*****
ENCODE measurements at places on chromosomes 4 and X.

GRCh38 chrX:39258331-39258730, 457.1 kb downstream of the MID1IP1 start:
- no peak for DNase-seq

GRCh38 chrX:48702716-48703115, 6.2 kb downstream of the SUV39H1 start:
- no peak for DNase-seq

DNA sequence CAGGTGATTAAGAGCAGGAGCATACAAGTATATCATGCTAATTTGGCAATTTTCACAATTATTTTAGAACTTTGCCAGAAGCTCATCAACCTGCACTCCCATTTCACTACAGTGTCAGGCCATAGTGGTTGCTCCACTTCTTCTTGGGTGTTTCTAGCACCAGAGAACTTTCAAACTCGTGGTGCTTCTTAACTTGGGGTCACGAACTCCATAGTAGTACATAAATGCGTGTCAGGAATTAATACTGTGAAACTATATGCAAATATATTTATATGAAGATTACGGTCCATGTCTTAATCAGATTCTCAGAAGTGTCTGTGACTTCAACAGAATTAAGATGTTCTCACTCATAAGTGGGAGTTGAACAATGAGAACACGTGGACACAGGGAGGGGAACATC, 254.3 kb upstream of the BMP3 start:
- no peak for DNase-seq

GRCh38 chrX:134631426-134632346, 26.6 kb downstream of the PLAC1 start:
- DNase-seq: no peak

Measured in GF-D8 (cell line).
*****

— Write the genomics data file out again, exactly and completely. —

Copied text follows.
ENCODE measurements at places on chromosomes 4 and X.

GRCh38 chrX:39258331-39258730, 457.1 kb downstream of the MID1IP1 start:
- no peak for DNase-seq

GRCh38 chrX:48702716-48703115, 6.2 kb downstream of the SUV39H1 start:
- no peak for DNase-seq

DNA sequence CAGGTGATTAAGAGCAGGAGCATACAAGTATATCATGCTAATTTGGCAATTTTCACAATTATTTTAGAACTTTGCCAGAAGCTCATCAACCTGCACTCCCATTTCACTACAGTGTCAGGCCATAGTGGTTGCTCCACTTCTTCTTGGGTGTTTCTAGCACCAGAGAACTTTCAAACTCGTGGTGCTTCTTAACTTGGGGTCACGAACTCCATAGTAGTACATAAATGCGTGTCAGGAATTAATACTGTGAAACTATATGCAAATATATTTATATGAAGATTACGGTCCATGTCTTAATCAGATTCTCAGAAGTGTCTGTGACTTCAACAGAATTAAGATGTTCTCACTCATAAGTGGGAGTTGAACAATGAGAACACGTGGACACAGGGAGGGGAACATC, 254.3 kb upstream of the BMP3 start:
- no peak for DNase-seq

GRCh38 chrX:134631426-134632346, 26.6 kb downstream of the PLAC1 start:
- DNase-seq: no peak

Measured in GF-D8 (cell line).